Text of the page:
A) Septal hematoma
B) Superficial laceration
C) Comminuted nasal bone fracture
D) Nasal deviation
In order to make the diagnosis of a nasal fracture, it is important to be aware of the anatomy that make up the nasal complex. The bony anatomy involves bones from the maxilla, ethmoid bone, frontal bone, vomer, and nasal bones (2). The nasal bones are paired bones that join each other at the midline (6). Fractures will most commonly occur at the distal end of the nasal bones (2). As seen in Figure 1, the nasal bone becomes thinner below the intercanthal line, which makes fractures below this line more common (4). The nasal cartilage consists of the upper and lower lateral cartilages and the midline septum (2). It is less common to fracture the nasal cartilage than the nasal bone and septum (2).
Figure 1 and 2: Illustration of nasal bone anatomy (4)
Symptoms suggestive of a nasal bone fracture are epistaxis, swelling, and bruising (1). The physical exam starts with examination of the external structures (2). Providers should evaluate for nasal malposition, lacerations, and periorbital swelling (2). The physical exam also involves palpation for crepitus, tenderness, and depression of the nasal bones (2). The nasal tip should be evaluated first to assess for loss of septal support (3). A nasal speculum exam is required to assess the septum and intranasal structures (3). The use of a nasal vasoconstrictor can be used to help stop bleeding (6). Typically, damage occurs to both the nasal bones and cartilaginous structures with trauma (9).
Nasal fractures can be diagnosed with standard radiographs with a sensitivity of 88% and specificity of 95% (1). One of the challenges of radiographs is that old fractures of the nasal bones do not heal by ossification so it can be difficult to determine if a fracture is new or old (4). CT scans can also be done at the cost of increased radiation to the patient (1). There are multiple classification methods for nasal fractures, but none are considered the gold standard (8).
Image 1: Radiograph demonstrating nasal bone fracture (courtesy of radiopaedia.org)
Treatment of nasal fractures first begins with assessing the airway, cervical spine, breathing, and circulation of the patient (4). Once life threatening emergencies have been ruled out, the provider can continue with treatment. A common complication of a nasal fracture is a septal hematoma. This is why a nasal speculum is necessary when evaluating for nasal fracture. These need to be drained promptly in order to prevent a septal abscess or cartilage necrosis (3, 11).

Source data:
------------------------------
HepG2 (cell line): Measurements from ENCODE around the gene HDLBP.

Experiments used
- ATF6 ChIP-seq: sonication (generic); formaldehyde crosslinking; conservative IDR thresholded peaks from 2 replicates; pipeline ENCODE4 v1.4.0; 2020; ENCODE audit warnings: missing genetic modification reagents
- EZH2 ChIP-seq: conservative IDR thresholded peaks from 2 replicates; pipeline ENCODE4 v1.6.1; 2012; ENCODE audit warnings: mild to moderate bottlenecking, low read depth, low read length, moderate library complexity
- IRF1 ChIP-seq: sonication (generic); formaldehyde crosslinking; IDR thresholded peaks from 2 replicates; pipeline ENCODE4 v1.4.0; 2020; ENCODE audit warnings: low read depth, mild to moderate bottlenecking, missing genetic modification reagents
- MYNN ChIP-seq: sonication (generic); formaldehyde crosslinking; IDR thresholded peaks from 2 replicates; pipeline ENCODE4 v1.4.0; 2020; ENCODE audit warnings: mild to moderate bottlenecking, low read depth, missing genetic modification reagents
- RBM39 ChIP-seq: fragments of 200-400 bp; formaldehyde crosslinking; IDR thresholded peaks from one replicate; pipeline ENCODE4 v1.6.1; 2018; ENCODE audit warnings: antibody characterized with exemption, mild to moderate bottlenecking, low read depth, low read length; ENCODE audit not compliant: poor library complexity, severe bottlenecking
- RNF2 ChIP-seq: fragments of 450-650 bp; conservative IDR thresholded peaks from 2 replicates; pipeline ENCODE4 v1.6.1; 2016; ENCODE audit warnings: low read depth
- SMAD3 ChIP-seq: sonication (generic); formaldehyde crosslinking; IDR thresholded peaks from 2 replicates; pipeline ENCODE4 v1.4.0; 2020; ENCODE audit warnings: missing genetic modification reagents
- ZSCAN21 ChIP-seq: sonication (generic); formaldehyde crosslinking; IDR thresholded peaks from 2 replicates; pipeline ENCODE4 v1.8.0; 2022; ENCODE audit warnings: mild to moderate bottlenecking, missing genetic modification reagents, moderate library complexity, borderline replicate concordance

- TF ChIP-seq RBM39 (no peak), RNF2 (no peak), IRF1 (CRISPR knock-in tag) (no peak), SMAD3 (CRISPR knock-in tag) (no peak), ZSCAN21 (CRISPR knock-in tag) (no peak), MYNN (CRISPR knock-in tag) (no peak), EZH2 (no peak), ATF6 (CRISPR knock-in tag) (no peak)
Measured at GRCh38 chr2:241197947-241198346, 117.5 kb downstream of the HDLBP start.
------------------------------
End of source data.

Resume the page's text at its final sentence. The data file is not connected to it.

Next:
A nasal fracture that is well aligned and does not affect the nasal airway can be managed with observation alone (3). The patient should be advised to keep their head and nose elevated to decrease swelling (5). For those covering games in which an athlete develops epistaxis that will not stop, treatment will require nasal packing (7).
A displaced or comminuted nasal fracture with mild septal deviation can be treated with closed reduction (3). Some physicians choose to wait a couple of days after injury once swelling has improved prior to performing any reduction (9). The rule of thumb is to reduce a nasal fracture within 14 days in adults (10). Those fractures that require surgery should be repaired within the first week from the injury (6).
Nasal fractures are commonly seen in contact sports, so sports medicine physicians must be aware of the signs and symptoms of a nasal fracture and appropriate treatment options. A nasal speculum exam must be done to avoid missing a septal hematoma. Ultimately, some nasal fractures will require the care of a plastic surgeon or ENT physician.
Answer: A. The correct answer is a septal hematoma. A patient with a nasal fracture requires a nasal speculum exam to rule out a septal hematoma. An untreated septal hematoma can lead to septal abscess and cartilage necrosis. The other complications can occur as a result of the nasal fracture but are unlikely to cause septal necrosis.
Gregory Rubin, DO @ Rubinsportsmed.com
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